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From the Low Country to the Deep South - an Editorial Review of "The Last Laird of Sapelo"

Book Blurb:

The Last Laird of Sapelo is based on the tragic story of Randolph Spalding, the youngest son of Georgia's most well-known antebellum-era coastal planter and influential political figure, Thomas Spalding. Following his father's death in 1851, Randolph parlays his father's fame and gifted landholdings on Sapelo Island, hobnobbing from Charleston to Savannah to Milledgeville and ultimately failing to thwart Georgia's decision to follow South Carolina into secession by early 1861.

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Author Bio:

T. M. Brown, Mike to friends and family, embraces his Georgia heritage, thanks to the paternal branches of his family tree. Mike recalls his childhood when on many warm Sunday afternoons his father drove the family beyond Stone Mountain to his Great-Uncle’s farm. Though the dust-filled, red clay back roads of Snellville, GA, now widened and paved over the subsequent decades, Mike fondly recalls getting bitten by barb-wire pasture fences, sipping cool well-water from a ladle, and getting scrubbed in a washtub near the front stoop of Uncle Kerry’s and Aunt Monk’s old farmhouse.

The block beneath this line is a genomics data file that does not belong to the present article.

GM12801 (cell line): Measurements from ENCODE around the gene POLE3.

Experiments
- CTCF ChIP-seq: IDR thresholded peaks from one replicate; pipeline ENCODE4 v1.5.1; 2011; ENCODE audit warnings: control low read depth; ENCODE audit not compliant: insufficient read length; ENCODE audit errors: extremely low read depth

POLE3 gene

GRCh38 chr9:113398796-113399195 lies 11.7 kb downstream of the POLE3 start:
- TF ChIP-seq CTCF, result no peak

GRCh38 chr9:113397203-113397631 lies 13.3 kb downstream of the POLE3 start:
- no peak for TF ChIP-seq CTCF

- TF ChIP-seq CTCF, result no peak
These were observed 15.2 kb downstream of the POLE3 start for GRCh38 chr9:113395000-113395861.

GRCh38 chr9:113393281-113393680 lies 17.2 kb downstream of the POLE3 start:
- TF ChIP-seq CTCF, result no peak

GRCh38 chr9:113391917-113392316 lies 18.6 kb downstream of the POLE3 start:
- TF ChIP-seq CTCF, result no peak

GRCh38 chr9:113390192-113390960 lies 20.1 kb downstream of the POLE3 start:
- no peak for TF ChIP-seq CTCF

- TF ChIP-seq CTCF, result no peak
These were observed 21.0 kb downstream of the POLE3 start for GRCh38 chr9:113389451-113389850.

Retired since 2014 from the 9-to-5 life, Mike and his wife Connie live below Atlanta near Newnan, Georgia. Creating his fictional rural town of Shiloh and its cast of memorable characters has conjured up many near-forgotten memories, and thanks to recollections of his Pop and Poppa, the truth they espoused to Mike as a young man resonates in his stories — “The testament of a man lies not in the magnitude of possessions and property left to his heirs, but the reach of his legacy long after his death.”

His new book, a historical novel, The Last Laird of Sapelo, is based on the life of Randolph Spalding of Sapelo Island fame. The story dramatically portrays the challenges he and his family faced after Georgia seceded from the Union. Though Randolph and his famous father were against secession, he faces the challenges of preserving his land, family's legacy, and the people who had sworn to protect while defending his beloved Georgia against the approaching Union navy in the first months of the War Between the States. Koehler Books, July 2023.